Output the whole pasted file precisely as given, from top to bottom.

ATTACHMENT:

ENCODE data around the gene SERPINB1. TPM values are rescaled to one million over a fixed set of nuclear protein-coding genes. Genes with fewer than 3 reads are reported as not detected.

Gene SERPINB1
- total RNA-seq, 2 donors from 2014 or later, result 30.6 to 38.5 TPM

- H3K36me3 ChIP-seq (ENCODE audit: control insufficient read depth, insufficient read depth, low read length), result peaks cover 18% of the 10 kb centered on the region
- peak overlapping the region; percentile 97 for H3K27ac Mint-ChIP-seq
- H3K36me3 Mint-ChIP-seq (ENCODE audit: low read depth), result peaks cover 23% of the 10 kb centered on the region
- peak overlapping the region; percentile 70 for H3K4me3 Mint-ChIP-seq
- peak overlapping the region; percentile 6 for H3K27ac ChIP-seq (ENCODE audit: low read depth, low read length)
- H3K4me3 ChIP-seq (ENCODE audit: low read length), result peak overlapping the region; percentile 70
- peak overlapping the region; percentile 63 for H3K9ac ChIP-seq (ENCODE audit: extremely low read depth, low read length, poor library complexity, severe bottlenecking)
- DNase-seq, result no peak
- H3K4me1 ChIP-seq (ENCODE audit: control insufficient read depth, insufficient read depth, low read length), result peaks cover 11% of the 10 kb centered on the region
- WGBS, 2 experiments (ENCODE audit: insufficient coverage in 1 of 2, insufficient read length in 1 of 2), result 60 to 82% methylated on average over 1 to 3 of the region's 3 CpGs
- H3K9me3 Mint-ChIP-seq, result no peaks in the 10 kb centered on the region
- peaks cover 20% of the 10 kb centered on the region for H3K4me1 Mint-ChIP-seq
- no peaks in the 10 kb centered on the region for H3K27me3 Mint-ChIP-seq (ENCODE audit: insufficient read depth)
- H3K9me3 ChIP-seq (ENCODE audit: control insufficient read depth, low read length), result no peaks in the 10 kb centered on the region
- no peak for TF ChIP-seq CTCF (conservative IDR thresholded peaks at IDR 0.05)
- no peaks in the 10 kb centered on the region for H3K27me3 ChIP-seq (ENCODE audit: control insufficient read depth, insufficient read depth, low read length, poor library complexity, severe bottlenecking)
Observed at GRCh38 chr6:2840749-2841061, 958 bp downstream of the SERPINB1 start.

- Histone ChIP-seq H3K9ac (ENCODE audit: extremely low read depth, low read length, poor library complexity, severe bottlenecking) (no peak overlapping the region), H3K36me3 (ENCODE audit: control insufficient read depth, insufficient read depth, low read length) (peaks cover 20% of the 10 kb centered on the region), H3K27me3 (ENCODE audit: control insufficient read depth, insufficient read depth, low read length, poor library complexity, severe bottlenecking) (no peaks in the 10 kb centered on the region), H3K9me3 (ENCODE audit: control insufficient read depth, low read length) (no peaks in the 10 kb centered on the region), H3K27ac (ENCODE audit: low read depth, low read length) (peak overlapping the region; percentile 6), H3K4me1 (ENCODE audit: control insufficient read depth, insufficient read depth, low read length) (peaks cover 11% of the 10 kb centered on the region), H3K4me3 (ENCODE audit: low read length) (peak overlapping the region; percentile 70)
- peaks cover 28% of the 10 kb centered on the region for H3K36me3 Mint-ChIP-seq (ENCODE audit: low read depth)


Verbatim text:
ENCODE data around the gene SERPINB1. TPM values are rescaled to one million over a fixed set of nuclear protein-coding genes. Genes with fewer than 3 reads are reported as not detected.

Gene SERPINB1
- total RNA-seq, 2 donors from 2014 or later, result 30.6 to 38.5 TPM

- H3K36me3 ChIP-seq (ENCODE audit: control insufficient read depth, insufficient read depth, low read length), result peaks cover 18% of the 10 kb centered on the region
- peak overlapping the region; percentile 97 for H3K27ac Mint-ChIP-seq
- H3K36me3 Mint-ChIP-seq (ENCODE audit: low read depth), result peaks cover 23% of the 10 kb centered on the region
- peak overlapping the region; percentile 70 for H3K4me3 Mint-ChIP-seq
- peak overlapping the region; percentile 6 for H3K27ac ChIP-seq (ENCODE audit: low read depth, low read length)
- H3K4me3 ChIP-seq (ENCODE audit: low read length), result peak overlapping the region; percentile 70
- peak overlapping the region; percentile 63 for H3K9ac ChIP-seq (ENCODE audit: extremely low read depth, low read length, poor library complexity, severe bottlenecking)
- DNase-seq, result no peak
- H3K4me1 ChIP-seq (ENCODE audit: control insufficient read depth, insufficient read depth, low read length), result peaks cover 11% of the 10 kb centered on the region
- WGBS, 2 experiments (ENCODE audit: insufficient coverage in 1 of 2, insufficient read length in 1 of 2), result 60 to 82% methylated on average over 1 to 3 of the region's 3 CpGs
- H3K9me3 Mint-ChIP-seq, result no peaks in the 10 kb centered on the region
- peaks cover 20% of the 10 kb centered on the region for H3K4me1 Mint-ChIP-seq
- no peaks in the 10 kb centered on the region for H3K27me3 Mint-ChIP-seq (ENCODE audit: insufficient read depth)
- H3K9me3 ChIP-seq (ENCODE audit: control insufficient read depth, low read length), result no peaks in the 10 kb centered on the region
- no peak for TF ChIP-seq CTCF (conservative IDR thresholded peaks at IDR 0.05)
- no peaks in the 10 kb centered on the region for H3K27me3 ChIP-seq (ENCODE audit: control insufficient read depth, insufficient read depth, low read length, poor library complexity, severe bottlenecking)
Observed at GRCh38 chr6:2840749-2841061, 958 bp downstream of the SERPINB1 start.

- Histone ChIP-seq H3K9ac (ENCODE audit: extremely low read depth, low read length, poor library complexity, severe bottlenecking) (no peak overlapping the region), H3K36me3 (ENCODE audit: control insufficient read depth, insufficient read depth, low read length) (peaks cover 20% of the 10 kb centered on the region), H3K27me3 (ENCODE audit: control insufficient read depth, insufficient read depth, low read length, poor library complexity, severe bottlenecking) (no peaks in the 10 kb centered on the region), H3K9me3 (ENCODE audit: control insufficient read depth, low read length) (no peaks in the 10 kb centered on the region), H3K27ac (ENCODE audit: low read depth, low read length) (peak overlapping the region; percentile 6), H3K4me1 (ENCODE audit: control insufficient read depth, insufficient read depth, low read length) (peaks cover 11% of the 10 kb centered on the region), H3K4me3 (ENCODE audit: low read length) (peak overlapping the region; percentile 70)
- peaks cover 28% of the 10 kb centered on the region for H3K36me3 Mint-ChIP-seq (ENCODE audit: low read depth)